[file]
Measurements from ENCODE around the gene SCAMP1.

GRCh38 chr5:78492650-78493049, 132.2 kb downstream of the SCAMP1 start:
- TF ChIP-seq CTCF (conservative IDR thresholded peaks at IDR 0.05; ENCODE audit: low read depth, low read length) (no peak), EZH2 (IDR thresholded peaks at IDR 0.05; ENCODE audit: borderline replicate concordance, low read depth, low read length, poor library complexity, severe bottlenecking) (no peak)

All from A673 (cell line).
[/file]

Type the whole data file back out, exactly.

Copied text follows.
Measurements from ENCODE around the gene SCAMP1.

GRCh38 chr5:78492650-78493049, 132.2 kb downstream of the SCAMP1 start:
- TF ChIP-seq CTCF (conservative IDR thresholded peaks at IDR 0.05; ENCODE audit: low read depth, low read length) (no peak), EZH2 (IDR thresholded peaks at IDR 0.05; ENCODE audit: borderline replicate concordance, low read depth, low read length, poor library complexity, severe bottlenecking) (no peak)

All from A673 (cell line).